1911 Encyclopædia Britannica/Goose

GOOSE (a common Teut. word, O. Eng. gós, pl. gés, Ger. Gans, O. Norse gás, from Aryan root, ghans, whence Sans. haṇsá, Lat. anser (for hanser), Gr. χήν, &c.), the general English name for a considerable number of birds, belonging to the family Anatidae of modern ornithologists, which are mostly larger than ducks and less than swans. Technically the word goose is reserved for the female, the male being called gander (A.-S. gandra).

The most important species of goose, and the type of the genus Anser, is undoubtedly that which is the origin of the well-known domestic race (see Poultry), the Anser ferus or A. cinereus of most naturalists, commonly called in English the grey or grey lag[1] goose, a bird of exceedingly wide range in the Old World, apparently breeding where suitable localities are to be found in most European countries from Lapland to Spain and Bulgaria. Eastwards it extends to China, but does not seem to be known in Japan. It is the only species indigenous to the British Islands, and in former days bred abundantly in the English Fen-country, where the young were caught in large numbers and kept in a more or less reclaimed condition with the vast flocks of tame-bred geese that at one time formed so valuable a property to the dwellers in and around the Fens. It is impossible to determine when the wild grey lag goose ceased from breeding in England, but it certainly did so towards the end of the 18th century, for Daniell mentions (Rural Sports, iii. 242) his having obtained two broods in one season. In Scotland this goose continues to breed sparingly in several parts of the Highlands and in certain of the Hebrides, the nests being generally placed in long heather, and the eggs seldom exceeding five or six in number. It is most likely the birds reared here that are from time to time obtained in England, for at the present day the grey lag goose, though once so numerous, is, and for many years has been, the rarest species of those that habitually resort to the British Islands. The domestication of this species, as Darwin remarks (Animals and Plants under Domestication, i. 287), is of very ancient date, and yet scarcely any other animal that has been tamed for so long a period, and bred so largely in captivity, has varied so little. It has increased greatly in size and fecundity, but almost the only change in plumage is that tame geese commonly lose the browner and darker tints of the wild bird, and are more or less marked with white—being often indeed wholly of that colour.[2] The most generally recognized breeds of domestic geese are those to which the distinctive names of Emden and Toulouse are applied; but a singular breed, said to have come from Sevastopol, was introduced into western Europe about the year 1856. In this the upper plumage is elongated, curled and spirally twisted, having their shaft transparent, and so thin that it often splits into fine filaments, which, remaining free for an inch or more, often coalesce again;[3] while the quills are aborted, so that the birds cannot fly.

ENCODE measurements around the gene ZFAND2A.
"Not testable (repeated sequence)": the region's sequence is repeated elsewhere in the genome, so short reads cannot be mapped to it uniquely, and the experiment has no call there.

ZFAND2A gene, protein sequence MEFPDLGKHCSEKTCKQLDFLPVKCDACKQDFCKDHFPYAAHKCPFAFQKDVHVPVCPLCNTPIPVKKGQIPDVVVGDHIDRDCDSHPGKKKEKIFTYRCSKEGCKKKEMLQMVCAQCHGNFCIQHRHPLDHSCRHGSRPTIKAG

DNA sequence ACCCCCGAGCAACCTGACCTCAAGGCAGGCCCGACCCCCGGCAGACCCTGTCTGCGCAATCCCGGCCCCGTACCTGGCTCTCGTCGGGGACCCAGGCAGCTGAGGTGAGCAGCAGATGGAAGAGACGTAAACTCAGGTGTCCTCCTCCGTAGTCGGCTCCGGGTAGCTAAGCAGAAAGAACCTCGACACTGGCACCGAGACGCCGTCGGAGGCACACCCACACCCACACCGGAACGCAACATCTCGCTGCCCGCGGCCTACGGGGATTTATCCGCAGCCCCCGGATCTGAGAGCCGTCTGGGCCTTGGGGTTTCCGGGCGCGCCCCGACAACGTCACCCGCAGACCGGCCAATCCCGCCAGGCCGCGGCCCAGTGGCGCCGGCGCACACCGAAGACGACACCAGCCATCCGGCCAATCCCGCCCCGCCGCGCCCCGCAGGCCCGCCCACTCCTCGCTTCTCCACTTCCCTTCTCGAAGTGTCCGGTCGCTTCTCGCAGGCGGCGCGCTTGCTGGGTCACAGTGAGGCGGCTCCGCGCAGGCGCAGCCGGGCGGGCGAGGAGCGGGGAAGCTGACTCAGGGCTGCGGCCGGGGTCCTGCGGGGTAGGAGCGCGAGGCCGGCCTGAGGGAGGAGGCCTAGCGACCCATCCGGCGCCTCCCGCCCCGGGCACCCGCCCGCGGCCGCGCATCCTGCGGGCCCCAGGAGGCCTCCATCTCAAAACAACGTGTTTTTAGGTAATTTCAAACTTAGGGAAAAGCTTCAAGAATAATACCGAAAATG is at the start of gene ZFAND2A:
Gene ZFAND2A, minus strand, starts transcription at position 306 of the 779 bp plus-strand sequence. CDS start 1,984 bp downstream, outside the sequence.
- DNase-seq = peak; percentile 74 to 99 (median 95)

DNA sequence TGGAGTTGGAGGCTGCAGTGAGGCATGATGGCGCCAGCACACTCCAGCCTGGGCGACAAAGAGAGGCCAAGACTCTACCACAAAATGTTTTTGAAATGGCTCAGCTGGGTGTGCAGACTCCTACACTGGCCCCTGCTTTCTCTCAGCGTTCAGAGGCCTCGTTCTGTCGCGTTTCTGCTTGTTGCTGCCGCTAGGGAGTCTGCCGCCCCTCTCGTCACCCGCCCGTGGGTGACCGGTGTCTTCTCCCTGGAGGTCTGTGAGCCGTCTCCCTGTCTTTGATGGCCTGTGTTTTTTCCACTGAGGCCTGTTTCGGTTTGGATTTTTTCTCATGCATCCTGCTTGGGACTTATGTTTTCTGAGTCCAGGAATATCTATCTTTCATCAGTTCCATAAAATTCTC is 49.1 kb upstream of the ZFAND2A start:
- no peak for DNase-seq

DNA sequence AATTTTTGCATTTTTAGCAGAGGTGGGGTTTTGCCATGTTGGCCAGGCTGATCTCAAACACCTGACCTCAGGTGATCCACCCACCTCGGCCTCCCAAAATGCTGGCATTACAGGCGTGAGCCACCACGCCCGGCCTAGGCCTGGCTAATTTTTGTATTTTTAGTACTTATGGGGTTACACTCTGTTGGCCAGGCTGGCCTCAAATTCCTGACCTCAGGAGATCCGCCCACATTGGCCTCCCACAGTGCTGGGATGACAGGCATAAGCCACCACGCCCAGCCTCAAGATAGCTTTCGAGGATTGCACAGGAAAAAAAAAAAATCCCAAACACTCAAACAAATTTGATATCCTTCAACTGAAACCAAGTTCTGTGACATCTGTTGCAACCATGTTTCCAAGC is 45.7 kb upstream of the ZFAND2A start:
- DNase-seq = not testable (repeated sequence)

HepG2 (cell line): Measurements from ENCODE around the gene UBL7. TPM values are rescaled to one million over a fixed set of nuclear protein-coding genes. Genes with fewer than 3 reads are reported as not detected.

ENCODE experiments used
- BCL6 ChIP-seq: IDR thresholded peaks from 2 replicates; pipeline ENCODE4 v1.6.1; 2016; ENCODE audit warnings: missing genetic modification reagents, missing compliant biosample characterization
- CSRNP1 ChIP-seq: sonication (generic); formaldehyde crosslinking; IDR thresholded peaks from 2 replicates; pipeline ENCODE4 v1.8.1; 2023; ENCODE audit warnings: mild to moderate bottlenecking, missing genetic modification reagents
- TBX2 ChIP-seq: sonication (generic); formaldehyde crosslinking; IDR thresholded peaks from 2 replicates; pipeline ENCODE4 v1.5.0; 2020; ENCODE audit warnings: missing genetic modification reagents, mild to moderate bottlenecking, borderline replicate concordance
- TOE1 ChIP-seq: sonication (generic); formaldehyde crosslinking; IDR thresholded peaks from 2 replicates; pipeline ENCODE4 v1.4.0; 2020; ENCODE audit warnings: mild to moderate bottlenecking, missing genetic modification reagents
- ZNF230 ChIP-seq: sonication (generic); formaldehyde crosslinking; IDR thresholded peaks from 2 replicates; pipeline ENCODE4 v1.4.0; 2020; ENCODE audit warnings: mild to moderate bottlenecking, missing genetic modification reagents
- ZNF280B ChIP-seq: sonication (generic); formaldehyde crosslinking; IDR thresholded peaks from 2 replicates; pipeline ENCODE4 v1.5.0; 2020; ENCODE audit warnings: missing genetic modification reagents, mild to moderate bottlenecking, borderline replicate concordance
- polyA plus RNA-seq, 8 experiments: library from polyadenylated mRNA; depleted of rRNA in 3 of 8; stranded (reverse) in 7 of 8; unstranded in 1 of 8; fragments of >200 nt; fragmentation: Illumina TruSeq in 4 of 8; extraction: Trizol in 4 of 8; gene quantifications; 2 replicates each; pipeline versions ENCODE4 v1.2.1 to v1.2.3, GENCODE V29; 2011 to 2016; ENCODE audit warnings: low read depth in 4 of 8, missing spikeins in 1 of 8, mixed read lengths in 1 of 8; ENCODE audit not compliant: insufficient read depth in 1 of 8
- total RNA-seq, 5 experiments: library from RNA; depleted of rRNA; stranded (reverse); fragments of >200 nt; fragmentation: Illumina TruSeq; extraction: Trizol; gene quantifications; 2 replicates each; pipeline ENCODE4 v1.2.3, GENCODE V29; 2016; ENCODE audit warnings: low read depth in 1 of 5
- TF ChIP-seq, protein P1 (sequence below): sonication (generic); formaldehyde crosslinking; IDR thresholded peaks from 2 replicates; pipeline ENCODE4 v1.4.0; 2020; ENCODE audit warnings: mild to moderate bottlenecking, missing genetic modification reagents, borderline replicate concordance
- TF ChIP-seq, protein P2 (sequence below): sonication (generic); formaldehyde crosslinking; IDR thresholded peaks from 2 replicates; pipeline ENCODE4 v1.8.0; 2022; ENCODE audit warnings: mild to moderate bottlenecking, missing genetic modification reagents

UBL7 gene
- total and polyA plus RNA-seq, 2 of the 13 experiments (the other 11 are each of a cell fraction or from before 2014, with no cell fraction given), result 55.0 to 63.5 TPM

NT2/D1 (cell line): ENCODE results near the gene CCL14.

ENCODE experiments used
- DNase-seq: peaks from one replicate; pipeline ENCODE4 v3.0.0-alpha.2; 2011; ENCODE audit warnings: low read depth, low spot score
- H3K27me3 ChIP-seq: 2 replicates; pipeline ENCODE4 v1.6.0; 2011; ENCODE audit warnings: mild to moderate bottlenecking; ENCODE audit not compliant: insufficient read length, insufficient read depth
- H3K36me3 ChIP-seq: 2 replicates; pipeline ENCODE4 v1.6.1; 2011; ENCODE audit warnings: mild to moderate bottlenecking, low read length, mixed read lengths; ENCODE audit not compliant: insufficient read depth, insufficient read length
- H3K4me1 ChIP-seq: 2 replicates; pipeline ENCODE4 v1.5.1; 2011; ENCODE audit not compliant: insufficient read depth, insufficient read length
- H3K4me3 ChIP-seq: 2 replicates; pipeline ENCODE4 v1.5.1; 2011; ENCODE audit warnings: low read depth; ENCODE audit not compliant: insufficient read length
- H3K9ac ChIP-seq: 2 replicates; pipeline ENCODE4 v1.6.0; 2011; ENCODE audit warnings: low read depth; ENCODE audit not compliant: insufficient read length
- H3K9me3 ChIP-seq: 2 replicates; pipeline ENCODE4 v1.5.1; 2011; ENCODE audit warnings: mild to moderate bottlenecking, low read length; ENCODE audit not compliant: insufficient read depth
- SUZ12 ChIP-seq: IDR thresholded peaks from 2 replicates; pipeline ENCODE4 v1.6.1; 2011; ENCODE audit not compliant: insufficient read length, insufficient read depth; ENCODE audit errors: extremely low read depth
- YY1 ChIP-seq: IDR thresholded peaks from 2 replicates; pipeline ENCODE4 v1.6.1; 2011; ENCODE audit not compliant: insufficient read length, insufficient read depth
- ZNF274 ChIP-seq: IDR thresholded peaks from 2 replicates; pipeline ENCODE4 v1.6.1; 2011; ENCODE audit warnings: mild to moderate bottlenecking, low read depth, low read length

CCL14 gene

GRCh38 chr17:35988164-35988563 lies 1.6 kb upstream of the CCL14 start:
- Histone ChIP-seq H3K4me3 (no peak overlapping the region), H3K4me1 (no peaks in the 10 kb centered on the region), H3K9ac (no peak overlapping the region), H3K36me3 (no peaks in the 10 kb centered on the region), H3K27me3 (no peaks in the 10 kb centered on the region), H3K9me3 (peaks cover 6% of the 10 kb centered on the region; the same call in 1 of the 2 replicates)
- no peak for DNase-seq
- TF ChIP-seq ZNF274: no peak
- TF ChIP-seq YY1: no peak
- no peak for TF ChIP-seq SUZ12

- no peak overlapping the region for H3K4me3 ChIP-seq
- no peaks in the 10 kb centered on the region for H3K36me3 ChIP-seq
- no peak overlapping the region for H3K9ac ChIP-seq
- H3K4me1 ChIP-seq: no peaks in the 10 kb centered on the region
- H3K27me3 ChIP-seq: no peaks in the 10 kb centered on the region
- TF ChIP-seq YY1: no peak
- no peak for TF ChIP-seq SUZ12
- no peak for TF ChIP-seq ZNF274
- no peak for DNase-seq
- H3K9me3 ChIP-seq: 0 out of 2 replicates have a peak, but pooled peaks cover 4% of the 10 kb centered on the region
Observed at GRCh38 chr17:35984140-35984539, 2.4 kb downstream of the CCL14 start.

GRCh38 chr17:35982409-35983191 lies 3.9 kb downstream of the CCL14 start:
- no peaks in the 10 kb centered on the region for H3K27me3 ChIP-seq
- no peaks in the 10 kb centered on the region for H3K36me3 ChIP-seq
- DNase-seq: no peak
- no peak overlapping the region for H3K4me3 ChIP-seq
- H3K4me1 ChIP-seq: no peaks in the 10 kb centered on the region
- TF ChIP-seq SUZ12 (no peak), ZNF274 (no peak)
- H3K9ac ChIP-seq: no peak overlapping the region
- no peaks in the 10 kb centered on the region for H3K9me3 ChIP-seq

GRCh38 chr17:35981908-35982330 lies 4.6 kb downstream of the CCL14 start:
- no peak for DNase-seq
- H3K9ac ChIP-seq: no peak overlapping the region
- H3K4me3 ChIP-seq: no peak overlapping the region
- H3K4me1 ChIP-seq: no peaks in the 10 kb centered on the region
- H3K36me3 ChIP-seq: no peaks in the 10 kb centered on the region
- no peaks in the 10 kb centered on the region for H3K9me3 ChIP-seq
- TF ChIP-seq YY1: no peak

The other British species of typical geese are the bean-goose (A. segetum), the pink-footed (A. brachyrhynchus) and the white-fronted (A. albifrons). On the continent of Europe, but not yet recognized as occurring in Britain, is a small form of the last (A. erythropus) which is known to breed in Lapland. All these, for the sake of discrimination, may be divided into two groups—(1) those having the “nail” at the tip of the bill white, or of a very pale flesh colour, and (2) those in which this “nail” is black. To the former belong the grey lag goose, as well as A. albifrons and A. erythropus, and to the latter the other two. A. albifrons and A. erythropus, which differ little but in size,—the last being not much bigger than a mallard (Anas boschas),—may be readily distinguished from the grey lag goose by their bright orange legs and their mouse-coloured upper wing-coverts, to say nothing of their very conspicuous white face and the broad black bars which cross the belly, though the last two characters are occasionally observable to some extent in the grey lag goose, which has the bill and legs flesh-coloured, and the upper wing-coverts of a bluish-grey. Of the second group, with the black “nail,” A. segetum has the bill long, black at the base and orange in the middle; the feet are also orange, and the upper wing-coverts mouse-coloured, as in A. albifrons and A. erythropus, while A. brachyrhynchus has the bill short, bright pink in the middle, and the feet also pink, the upper wing-coverts being nearly of the same bluish-grey as in the grey lag goose. Eastern Asia possesses in A. grandis a third species of this group, which chiefly differs from A. segetum in its larger size. In North America there is only one species of typical goose, and that belongs to the white-“nailed” group. It very nearly resembles A. albifrons, but is larger, and has been described as distinct under the name of A. gambeli. Central Asia and India possess in the bar-headed goose (A. indicus) a bird easily distinguished from any of the foregoing by the character implied by its English name; but it is certainly somewhat abnormal, and, indeed, under the name of Eulabia, has been separated from the genus Anser, which has no other member indigenous to the Indian Region, nor any at all to the Ethiopian, Australian or Neotropical Regions.